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“A Billion Here, A Billion There...”


Reconstruction of Neanderthal man and woman in the Neandertal-Museum, Düsseldorf, Germany. One trillion seconds have passed since the last of their kind died out. - UNIESERT, WIKIPEDIA COMMONS
  • UNiesert, Wikipedia Commons
  • Reconstruction of Neanderthal man and woman in the Neandertal-Museum, Düsseldorf, Germany. One trillion seconds have passed since the last of their kind died out.

Historians quibble over whether the late Senate Minority Leader Everett McKinley Dirksen (1896-1969) actually said -- on the Johnny Carson Show -- "A billion here, a billion there, and pretty soon you're talking real money." Of course, nowadays ‘real money' has graduated to the trillions. At its first breath (welcome to the real world!), a newborn assumes his or her share of the $16-trillion national debt, about $50,000 for each U.S. citizen.

But what do numbers like this actually mean? Here are two analogies that might help get a handle on what a million, billion and trillion each entail:

Count Seconds: Count to yourself, "One... two... three...," using a watch if you need to, so that the time it takes to say each number is about one second. A healthy resting heartbeat takes a second, too.

* 1 million equals about 12 days of seconds. Think about what you were doing 12 days ago (let's say around Jan. 25) and imagine you've been counting since.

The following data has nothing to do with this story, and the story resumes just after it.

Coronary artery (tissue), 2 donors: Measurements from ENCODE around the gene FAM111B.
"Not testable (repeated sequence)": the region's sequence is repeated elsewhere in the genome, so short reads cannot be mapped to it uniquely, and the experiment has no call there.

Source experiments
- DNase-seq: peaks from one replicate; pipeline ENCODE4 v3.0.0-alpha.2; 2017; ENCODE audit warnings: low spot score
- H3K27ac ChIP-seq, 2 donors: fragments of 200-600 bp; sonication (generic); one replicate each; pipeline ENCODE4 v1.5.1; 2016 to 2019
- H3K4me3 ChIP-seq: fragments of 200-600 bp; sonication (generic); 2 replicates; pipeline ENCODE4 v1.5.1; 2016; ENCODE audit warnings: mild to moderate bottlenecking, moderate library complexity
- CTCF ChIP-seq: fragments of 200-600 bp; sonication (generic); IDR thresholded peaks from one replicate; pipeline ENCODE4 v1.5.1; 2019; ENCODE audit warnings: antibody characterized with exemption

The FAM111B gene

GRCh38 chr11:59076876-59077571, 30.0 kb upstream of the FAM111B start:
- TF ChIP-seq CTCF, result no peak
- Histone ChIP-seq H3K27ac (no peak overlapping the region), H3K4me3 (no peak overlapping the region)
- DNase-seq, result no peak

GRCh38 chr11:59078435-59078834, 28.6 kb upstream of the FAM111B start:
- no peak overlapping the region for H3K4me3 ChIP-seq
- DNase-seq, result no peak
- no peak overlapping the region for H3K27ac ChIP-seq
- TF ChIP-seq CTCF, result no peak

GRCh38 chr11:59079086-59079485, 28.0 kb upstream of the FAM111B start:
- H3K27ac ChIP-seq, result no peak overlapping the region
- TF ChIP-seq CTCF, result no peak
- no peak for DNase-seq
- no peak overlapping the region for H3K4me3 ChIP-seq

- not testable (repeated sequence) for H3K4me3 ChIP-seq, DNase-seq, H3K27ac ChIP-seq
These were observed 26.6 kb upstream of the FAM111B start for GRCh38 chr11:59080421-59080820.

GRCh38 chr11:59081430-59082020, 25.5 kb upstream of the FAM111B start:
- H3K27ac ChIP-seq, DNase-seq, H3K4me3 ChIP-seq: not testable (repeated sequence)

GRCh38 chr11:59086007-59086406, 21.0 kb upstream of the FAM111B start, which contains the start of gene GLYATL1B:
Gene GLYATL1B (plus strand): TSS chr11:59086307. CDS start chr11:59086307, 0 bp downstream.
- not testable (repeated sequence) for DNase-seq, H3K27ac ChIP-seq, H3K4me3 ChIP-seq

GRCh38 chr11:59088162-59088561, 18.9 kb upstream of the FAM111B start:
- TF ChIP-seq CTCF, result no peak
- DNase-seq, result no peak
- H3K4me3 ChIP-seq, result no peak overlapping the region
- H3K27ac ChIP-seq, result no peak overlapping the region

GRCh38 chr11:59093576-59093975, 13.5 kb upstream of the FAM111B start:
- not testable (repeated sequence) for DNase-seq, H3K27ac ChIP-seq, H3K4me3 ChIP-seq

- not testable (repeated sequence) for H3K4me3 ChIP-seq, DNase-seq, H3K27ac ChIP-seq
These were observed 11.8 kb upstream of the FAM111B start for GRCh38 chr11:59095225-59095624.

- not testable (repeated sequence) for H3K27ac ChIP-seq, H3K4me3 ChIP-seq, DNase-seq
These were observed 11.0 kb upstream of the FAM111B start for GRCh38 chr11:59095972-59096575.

* 1 billion is equal to 32-odd years of seconds, so if you're 32 now, you're a billion seconds old. That's about how long it's taken light to reach us from the fourth-brightest star in the night sky, Arcturus (which you can find by following the handle of the Big Dipper around to that obvious orange-tinted point of light).

* 1 trillion seconds, 32,000 years, is about the elapsed time since the last of our Neanderthal cousins died.

Grains of sand: To a geologist, a grain of sand is a rock particle with a diameter between 0.0625 and 2 millimeters (25.4 millimeters to the inch). Samoa Beach sand lies about midway between these two extremes, neither particularly fine nor coarse.

* One million grains of Samoa Beach sand occupy two-thirds of a shoe box.

* One billion grains fill a Honda Civic.

* One trillion grains of sand, piled 21 inches deep, fit onto a football field. Want to take care of the national debt? Assume each grain is worth a dollar, then keep piling the sand until it reaches the top of the 30-foot goal posts.

A whole other approach to large numbers, using exponents, is illustrated in the story told by the Persian poet Ferdowsi a thousand years (32 billion seconds) ago. The creator of the game of chess showed his invention to a powerful king, who was so impressed that he offered the inventor a gift. "How about you give me one grain of rice for the first square of the board, two grains for the second, four for the third, eight for the fourth square, and so on, for all 64 squares?" he said, guessing the king wasn't good at math. "Well, I suppose," replied the king, trying to act offended at being requested such a modest gift. The inventor knew exactly what he was asking for, however: 2 to the 64th power (less one) grains of rice. We're talking about an Everest-sized mountain of rice, or around 1,000 times the current global rice production. In Ferdowsi's tale, the inventor ended up with the kingdom!

Barry Evans ([email protected]) knows what a million steps feels like, after the month he and his wife spent walking 540 miles (2,000 steps per mile) along the Camino de Santiago through France and Spain.


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